To understand the form and function of chitosan as a dietary supplement, it is important to define the substance from which it is derived, chitin. Chitin exists in nature as a polysaccharide and is a key structural component in forming the exoskeletons of crustaceans and insects. Chitosan is made via deacetylation from this organic substance. Shellfish are the main supplier in the manufacturing processes used to obtain supplemental chitosan. The shells are ground up into a fine powder where the deacetylation, or stripping of specified chemical compounds within the pulverized matter, takes place. Thereby forming N-deacetylated-chitin, or Chitosan.
Chitosan was universally accepted not as a nutritional supplement in many past cultures, but rather as a potent water detoxifier. It was used in the depletion and eradication of certain waterborne illnesses and toxic substances often found in municipal sources. Scientific advances in clinical research have proved that upon ingestion, chitosan is well tolerated and acts as a cellulose-like fiber within the human body. This finding proved influential for a myriad of health concerns including; a potent aid in the weight loss of adults, wound healing, and disease prevention.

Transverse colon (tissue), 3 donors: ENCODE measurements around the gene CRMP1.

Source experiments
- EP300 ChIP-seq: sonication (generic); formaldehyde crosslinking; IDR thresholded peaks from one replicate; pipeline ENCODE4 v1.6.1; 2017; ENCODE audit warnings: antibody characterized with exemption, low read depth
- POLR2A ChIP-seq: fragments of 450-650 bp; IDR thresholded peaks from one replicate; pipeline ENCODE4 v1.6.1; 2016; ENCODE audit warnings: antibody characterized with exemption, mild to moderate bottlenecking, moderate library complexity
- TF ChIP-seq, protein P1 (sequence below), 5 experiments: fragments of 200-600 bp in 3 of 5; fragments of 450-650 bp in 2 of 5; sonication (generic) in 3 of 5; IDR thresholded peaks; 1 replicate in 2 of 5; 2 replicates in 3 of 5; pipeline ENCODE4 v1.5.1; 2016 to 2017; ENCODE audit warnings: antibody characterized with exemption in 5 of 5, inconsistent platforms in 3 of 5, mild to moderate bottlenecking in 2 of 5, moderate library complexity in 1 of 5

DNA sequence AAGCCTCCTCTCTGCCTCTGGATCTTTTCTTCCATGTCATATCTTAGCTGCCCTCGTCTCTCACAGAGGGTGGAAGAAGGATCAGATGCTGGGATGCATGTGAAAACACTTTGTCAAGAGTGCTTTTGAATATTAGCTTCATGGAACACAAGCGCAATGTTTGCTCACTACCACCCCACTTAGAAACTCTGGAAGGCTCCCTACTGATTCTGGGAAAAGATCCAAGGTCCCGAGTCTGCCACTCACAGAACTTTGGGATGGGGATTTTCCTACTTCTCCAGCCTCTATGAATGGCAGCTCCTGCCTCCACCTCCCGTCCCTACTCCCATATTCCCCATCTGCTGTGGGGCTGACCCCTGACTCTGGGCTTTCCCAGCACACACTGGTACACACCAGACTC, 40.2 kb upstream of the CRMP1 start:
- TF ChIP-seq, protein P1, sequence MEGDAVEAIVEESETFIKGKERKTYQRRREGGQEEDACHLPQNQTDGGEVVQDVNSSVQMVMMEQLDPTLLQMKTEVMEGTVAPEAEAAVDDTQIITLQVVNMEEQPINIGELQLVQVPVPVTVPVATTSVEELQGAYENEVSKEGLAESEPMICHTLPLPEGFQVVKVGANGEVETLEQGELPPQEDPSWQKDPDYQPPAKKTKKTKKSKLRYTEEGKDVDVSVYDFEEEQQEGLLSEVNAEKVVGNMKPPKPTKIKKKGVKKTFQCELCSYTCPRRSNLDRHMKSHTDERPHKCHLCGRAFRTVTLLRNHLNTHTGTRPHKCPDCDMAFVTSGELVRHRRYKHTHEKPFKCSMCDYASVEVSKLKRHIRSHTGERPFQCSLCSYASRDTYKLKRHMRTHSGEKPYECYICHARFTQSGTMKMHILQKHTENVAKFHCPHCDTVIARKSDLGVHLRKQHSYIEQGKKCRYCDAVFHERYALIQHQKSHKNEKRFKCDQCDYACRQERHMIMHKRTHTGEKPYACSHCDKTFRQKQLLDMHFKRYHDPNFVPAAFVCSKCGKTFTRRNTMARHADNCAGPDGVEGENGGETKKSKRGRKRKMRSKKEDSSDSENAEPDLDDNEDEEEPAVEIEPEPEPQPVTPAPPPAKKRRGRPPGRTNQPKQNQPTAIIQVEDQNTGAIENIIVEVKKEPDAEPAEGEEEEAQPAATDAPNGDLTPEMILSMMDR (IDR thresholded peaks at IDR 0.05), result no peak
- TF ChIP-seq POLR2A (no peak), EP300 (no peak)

These claims are, however, not yet substantiated within the majority of the medical community and requires more stringent and rigorous testing protocols.
Being a derivative of chitin, there are no direct sources of consumed chitosan in the diet other than supplemental chitosan. These products are offered in different synergistic formulas by a variety of nutritional supplementation companies. A food graph for chitosan has been omitted due to the lack of information concerning its direct food sources and the irregularities of consumption within the human diet.